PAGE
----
A year ago, Pennsylvania, one of the most severely beaten states by the opioid epidemic in the USA, became the first state to legalize medical marijuana for treating opioid addicts. By adding this treatment to the medical programs, further research on the effectiveness of marijuana was instigated too. The voices asking for the legalization of recreational pot as a solution to a major problem affecting millions of Americans are increasingly numerous.
Opioid abuse (opium derivatives such as heroin, synthetic opioids like fentanyl and some painkillers such as oxycodone, hydrocodone, codeine, and morphine) in the U.S. is a public health issue now, a national emergency health authorities are trying to tackle as best they can. And it's no surprise. Almost 2.5 million U.S. citizens are currently fighting opioid addiction and over 150 overdose deaths are registered every day, claiming more lives than traffic accidents or weapons.
Opioids are great for pain relief. That's why, during these last 20 years, they've been the favorite pick for doctors treating patients in pain, no matter how serious their pain was. What big laboratories didn't say, though, was how addictive these substances were.
So, in 2000, opioids were the only viable option for relieving pain. At that moment, painkillers such as Vicodin, OxyContin, Percocet… started to appear on the market, followed by fentanyl, a synthetic opioid 50 times more addictive than heroin. And their use grew disproportionately: in just 10 years: opioid prescriptions went from 35,000 to 14 million. According to the National Institute on Drug Abuse (NIDA), between 8% and 12% of people prescribed opioids grow addicted to them, while 80% of heroin users have at one point received an opioid prescription.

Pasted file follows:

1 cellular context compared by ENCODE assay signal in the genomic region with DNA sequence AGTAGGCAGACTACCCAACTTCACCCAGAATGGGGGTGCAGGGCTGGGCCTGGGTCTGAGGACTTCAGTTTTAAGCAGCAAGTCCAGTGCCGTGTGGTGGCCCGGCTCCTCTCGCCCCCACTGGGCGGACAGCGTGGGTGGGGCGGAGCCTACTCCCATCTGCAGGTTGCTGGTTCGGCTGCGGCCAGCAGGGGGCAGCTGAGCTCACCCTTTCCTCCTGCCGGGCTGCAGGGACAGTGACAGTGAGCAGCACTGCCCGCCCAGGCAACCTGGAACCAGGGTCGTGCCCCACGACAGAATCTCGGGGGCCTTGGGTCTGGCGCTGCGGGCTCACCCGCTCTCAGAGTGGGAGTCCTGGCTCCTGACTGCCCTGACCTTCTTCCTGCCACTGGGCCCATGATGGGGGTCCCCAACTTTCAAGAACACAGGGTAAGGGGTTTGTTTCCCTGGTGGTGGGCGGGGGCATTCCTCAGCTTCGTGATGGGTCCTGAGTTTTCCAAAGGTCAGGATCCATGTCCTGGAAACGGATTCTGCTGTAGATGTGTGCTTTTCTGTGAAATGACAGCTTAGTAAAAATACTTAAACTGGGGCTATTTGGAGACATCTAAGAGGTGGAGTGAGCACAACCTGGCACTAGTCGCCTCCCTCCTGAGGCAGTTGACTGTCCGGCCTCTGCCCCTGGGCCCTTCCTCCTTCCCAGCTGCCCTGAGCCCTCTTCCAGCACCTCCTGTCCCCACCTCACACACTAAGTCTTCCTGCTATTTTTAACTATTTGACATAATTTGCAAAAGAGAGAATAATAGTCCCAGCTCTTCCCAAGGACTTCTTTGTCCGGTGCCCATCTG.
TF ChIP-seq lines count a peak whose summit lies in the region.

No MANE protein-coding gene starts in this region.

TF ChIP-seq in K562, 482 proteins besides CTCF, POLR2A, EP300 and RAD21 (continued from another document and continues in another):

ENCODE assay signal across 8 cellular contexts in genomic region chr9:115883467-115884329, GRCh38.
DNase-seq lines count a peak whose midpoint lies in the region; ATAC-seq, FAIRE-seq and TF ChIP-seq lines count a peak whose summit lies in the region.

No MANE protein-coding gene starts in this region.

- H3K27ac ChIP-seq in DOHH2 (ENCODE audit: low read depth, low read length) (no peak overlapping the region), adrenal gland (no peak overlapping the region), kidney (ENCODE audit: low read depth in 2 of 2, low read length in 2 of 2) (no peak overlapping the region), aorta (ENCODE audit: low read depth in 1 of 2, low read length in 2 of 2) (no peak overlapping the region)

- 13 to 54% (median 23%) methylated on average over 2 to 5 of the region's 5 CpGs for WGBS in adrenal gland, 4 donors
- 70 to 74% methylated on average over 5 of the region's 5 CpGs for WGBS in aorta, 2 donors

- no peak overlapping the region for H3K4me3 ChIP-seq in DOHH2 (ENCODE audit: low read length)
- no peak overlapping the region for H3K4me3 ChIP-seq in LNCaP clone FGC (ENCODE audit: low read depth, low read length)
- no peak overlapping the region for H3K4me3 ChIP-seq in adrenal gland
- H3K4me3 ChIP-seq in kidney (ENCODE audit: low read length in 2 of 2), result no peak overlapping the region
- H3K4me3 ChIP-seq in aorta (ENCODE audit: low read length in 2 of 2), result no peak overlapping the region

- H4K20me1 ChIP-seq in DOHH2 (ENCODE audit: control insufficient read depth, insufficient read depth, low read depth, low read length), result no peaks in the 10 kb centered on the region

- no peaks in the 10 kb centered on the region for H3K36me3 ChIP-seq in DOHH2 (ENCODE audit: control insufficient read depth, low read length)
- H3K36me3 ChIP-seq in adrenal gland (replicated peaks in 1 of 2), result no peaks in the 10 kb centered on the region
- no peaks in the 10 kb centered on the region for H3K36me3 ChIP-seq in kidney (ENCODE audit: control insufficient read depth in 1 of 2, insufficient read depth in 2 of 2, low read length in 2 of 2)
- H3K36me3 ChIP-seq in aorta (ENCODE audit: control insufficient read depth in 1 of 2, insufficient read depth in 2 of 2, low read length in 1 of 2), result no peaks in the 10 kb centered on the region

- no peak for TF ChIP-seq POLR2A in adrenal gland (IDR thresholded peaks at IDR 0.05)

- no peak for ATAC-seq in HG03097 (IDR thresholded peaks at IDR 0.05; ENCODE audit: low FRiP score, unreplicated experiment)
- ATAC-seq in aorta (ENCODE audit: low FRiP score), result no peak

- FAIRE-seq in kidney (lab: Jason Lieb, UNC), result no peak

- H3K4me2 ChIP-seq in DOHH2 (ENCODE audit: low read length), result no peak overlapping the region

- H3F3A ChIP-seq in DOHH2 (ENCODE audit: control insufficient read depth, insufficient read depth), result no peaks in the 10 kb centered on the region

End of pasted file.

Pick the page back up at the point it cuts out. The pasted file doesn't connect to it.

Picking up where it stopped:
A brisk walk through Philly's history
One of the places where this national emergency is at its peak is Pennsylvania. One of the highest rates of overdose deaths in the country is right here, with 44 people out of 100,000 dying from opioid abuse in 2017 and beyond, slightly behind West Virginia and Ohio. Surprising as it may seem, this is 4 times the road death rate.
February 15, 2018, was a historic day in Pennsylvania. Less than 2 years after the governor signed Act 16 into law, dispensaries started selling medical weed. This medical marijuana market was expected to turn into one of the largest in the country. However, they didn't come up with the only real solution to the countless opioid deaths: the legalization of medical marijuana as a substitute for opioids.
It wasn't until after a month, though, on May 12, 2018, that the Pennsylvania Department of Health published revised temporary regulations that brought substantial improvements to the existing medical marijuana program, one of the most significant of all being the increase in the number of diseases to be treated with weed and the possibility of using only cannabis in the event that other treatments failed to help opioid addicts or if prescribed by a doctor as complementary to traditional therapies.
Why is marijuana more effective for pain relief?
A recent study published by a group of researchers in The Journal of Headache and Pain revealed that over 2/3 of the patients with chronic pain who were legally allowed to access cannabis-based medical products had stopped opioid use to start using these alternative methods. The reason is simple: they offer better results.